F(r)iction is a magazine that sees no limits and knows no boundaries, where both established and new writers have an equal opportunity to share their work. The magazine is one of the liveliest that I’ve seen, with a vibrancy that clearly encapsulates the passion of the writers and artists featured within its pages.
The relationship between story and illustration can be a challenge to navigate. It’s difficult to have those two elements coexist without one overshadowing the other, but F(r)iction found the perfect balance. The artwork not only compliments the stories, but propels them, and helps the reader become fully immersed in the writing.
“Clean Slate,” written by Jason McCormick with artwork by Enrica Angiolini, was one of the first stories that really stuck out to me. It was the bright neon graphics that caught my attention, and the first sentence, “I have purchased 28 boxes of chalk over the semester, and that is simply too much” drew me completely in. “Clean Slate” followed the story of a professor whose chalk kept going missing.
The professor waited for hours in the classroom to catch the culprit, but ended up falling asleep, and woke up at midnight to find that the new chalk that was left out had gone missing yet again. The professor rushed out of the classroom and saw a janitor pushing a cart down the hallway, and followed the janitor to the elevator and up to the roof. After stepping out onto the roof, the reason why the chalk had been going missing became apparent; the ground was covered in drawings of stars and planets, and in the midst of that, a game of hopscotch.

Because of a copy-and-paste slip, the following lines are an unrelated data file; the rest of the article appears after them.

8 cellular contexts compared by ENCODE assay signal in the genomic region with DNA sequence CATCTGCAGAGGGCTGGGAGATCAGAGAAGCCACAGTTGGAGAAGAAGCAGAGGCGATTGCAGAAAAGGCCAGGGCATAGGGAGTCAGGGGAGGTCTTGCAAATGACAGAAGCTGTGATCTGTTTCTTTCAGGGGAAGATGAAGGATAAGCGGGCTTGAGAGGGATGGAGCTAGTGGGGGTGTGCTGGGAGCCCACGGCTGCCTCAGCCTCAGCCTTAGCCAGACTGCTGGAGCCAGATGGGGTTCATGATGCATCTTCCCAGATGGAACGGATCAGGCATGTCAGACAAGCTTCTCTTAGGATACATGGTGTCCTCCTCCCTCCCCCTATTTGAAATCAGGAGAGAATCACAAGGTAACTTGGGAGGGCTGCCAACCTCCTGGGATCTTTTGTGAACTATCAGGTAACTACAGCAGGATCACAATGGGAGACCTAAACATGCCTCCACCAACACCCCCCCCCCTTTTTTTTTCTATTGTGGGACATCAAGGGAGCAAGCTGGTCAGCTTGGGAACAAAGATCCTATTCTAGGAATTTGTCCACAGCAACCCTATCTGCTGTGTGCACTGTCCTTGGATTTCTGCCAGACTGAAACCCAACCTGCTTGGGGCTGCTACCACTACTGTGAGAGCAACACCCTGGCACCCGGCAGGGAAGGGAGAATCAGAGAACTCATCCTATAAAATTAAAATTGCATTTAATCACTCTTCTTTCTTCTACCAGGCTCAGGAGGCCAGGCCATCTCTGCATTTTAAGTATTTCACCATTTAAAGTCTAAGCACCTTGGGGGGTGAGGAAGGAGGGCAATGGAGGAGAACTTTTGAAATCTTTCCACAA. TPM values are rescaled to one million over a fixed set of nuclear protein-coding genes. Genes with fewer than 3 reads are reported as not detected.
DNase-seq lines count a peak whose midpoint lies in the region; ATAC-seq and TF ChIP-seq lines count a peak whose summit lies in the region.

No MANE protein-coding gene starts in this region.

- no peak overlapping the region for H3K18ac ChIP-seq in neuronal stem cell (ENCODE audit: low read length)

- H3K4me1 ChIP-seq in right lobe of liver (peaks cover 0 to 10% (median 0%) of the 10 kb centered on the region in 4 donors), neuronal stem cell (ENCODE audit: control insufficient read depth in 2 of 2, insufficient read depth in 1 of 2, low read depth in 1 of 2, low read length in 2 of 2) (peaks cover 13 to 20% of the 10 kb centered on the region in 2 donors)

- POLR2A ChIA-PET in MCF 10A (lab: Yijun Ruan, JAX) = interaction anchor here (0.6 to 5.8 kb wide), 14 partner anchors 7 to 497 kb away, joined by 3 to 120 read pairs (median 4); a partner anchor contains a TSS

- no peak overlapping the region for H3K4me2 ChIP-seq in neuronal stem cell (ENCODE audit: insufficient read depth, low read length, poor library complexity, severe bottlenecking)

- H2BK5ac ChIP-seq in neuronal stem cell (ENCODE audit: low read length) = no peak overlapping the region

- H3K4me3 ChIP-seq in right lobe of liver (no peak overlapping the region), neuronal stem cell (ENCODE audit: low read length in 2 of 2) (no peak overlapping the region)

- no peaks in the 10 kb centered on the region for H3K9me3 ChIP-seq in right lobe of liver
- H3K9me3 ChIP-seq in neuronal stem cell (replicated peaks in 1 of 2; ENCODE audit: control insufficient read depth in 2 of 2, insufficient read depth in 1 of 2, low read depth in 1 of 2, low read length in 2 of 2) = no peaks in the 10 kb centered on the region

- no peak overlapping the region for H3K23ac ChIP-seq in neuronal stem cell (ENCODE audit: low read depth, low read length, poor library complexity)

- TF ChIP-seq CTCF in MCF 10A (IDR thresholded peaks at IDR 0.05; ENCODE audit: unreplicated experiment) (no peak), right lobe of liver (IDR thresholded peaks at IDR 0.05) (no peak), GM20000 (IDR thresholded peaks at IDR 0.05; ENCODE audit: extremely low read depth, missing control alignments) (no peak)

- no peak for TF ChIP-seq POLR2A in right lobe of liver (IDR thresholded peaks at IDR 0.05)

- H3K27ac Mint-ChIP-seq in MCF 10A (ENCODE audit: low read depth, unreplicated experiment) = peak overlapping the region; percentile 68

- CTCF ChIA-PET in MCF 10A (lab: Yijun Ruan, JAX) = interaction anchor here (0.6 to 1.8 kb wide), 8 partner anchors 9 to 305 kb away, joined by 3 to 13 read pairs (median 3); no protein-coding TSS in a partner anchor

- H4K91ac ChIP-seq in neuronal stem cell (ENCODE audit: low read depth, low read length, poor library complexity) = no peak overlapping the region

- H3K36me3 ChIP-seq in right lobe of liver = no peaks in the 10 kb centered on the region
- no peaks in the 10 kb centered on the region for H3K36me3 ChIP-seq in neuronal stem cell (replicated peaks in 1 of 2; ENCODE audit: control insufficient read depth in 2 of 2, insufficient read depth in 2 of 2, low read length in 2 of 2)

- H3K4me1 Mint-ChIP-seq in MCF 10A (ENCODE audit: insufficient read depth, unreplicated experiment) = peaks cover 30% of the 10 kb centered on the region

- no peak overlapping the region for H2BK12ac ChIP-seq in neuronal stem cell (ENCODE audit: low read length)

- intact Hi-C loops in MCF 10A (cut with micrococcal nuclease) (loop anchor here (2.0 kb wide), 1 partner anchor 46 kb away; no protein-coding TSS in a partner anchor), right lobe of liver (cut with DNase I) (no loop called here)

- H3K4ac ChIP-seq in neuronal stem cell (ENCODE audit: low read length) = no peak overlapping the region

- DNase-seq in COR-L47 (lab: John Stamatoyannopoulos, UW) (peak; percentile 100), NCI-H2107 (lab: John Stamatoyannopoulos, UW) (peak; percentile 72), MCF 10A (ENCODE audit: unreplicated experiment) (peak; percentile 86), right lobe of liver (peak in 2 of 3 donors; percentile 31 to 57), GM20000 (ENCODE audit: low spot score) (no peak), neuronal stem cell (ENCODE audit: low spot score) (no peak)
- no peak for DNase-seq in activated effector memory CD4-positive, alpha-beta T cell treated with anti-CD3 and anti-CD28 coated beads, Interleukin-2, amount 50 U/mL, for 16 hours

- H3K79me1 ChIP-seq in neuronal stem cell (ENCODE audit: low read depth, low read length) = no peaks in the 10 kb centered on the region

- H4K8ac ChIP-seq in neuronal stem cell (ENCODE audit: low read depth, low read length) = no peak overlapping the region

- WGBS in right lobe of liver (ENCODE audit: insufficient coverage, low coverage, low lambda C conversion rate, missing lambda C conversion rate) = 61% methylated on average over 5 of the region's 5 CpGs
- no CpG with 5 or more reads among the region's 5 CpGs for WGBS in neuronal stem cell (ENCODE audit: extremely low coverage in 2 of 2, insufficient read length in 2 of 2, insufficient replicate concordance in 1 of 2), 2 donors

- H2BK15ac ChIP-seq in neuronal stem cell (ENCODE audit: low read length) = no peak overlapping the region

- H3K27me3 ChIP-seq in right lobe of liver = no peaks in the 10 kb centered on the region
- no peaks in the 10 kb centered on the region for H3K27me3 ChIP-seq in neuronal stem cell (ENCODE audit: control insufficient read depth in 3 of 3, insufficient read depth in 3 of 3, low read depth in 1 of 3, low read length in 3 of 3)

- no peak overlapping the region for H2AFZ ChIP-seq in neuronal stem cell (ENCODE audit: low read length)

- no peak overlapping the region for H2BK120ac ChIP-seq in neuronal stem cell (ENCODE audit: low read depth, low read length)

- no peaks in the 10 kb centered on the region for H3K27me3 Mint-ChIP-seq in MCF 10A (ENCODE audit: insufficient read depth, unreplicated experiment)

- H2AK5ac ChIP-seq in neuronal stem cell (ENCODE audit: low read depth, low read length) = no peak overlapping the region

The illustrations that were paired with this story did the job of providing the reader with a clear image of what the narrator was seeing. A mental image could have been formed without the use of artwork, sure, but then the story wouldn’t have been the same. A drawing of the hopscotch game took up the center margin, and the outside border was filled with neon red and blue and pink graphics of flowers and stars, and the black background the words and artwork were set on, made the graphics stand out even more.
The primary goal in Issue 13 of F(r)iction was to drift away from the traditional and take risks. Dani Hedlund, editor-in-chief of F(r)iction, states, “We dreamed of something different¾a collection of stories that would enchant us regardless of genre, where the biggest names in the industry shared a spine with brand new voices from diverse backgrounds, voices we would mentor every step of the way.”
Review by Katie Turner
At first glance, “the comeback issue” of F(r)iction, published in the spring of 2019, is for Mad Libs lovers, a mischievous little boy on the cover, ready to take Thanos-style revenge on his schoolyard bullies. I entered my reading experience thinking this was a magazine geared toward youngsters like the boy on the cover, and was quickly disabused of that notion with the first story’s writhing grotesque of a main character, Centavo, also known as the shapeshifting Amorpho of the Cosmideluxe Circus and Sideshow.
Jason Baltazar’s imagery is precise within the story, describing how it feels to rearrange the muscles, arteries, and bones in time with music; how it feels to float formless on a peaceful pond; and how it feels to pander to a nameless crowd with your true self exposed many times over.